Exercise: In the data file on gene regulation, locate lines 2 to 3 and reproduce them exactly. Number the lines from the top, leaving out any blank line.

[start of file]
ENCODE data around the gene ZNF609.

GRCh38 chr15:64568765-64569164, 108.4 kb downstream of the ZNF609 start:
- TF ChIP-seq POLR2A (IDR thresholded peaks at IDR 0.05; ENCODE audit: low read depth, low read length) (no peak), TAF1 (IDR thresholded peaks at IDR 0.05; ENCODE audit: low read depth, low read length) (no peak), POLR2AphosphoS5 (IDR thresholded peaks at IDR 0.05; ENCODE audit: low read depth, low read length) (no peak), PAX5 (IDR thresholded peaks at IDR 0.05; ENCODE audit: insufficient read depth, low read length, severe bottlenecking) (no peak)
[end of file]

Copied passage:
GRCh38 chr15:64568765-64569164, 108.4 kb downstream of the ZNF609 start:
- TF ChIP-seq POLR2A (IDR thresholded peaks at IDR 0.05; ENCODE audit: low read depth, low read length) (no peak), TAF1 (IDR thresholded peaks at IDR 0.05; ENCODE audit: low read depth, low read length) (no peak), POLR2AphosphoS5 (IDR thresholded peaks at IDR 0.05; ENCODE audit: low read depth, low read length) (no peak), PAX5 (IDR thresholded peaks at IDR 0.05; ENCODE audit: insufficient read depth, low read length, severe bottlenecking) (no peak)